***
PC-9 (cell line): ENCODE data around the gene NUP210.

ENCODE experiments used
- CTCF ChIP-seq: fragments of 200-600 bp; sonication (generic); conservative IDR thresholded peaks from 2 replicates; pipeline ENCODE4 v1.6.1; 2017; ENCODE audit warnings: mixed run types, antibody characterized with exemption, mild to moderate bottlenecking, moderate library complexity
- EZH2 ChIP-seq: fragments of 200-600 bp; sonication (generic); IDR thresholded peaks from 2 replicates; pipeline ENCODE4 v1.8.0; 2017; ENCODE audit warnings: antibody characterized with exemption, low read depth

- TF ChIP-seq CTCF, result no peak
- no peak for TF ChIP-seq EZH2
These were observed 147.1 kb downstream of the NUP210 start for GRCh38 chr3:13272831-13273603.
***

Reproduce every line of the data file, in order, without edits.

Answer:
PC-9 (cell line): ENCODE data around the gene NUP210.

ENCODE experiments used
- CTCF ChIP-seq: fragments of 200-600 bp; sonication (generic); conservative IDR thresholded peaks from 2 replicates; pipeline ENCODE4 v1.6.1; 2017; ENCODE audit warnings: mixed run types, antibody characterized with exemption, mild to moderate bottlenecking, moderate library complexity
- EZH2 ChIP-seq: fragments of 200-600 bp; sonication (generic); IDR thresholded peaks from 2 replicates; pipeline ENCODE4 v1.8.0; 2017; ENCODE audit warnings: antibody characterized with exemption, low read depth

- TF ChIP-seq CTCF, result no peak
- no peak for TF ChIP-seq EZH2
These were observed 147.1 kb downstream of the NUP210 start for GRCh38 chr3:13272831-13273603.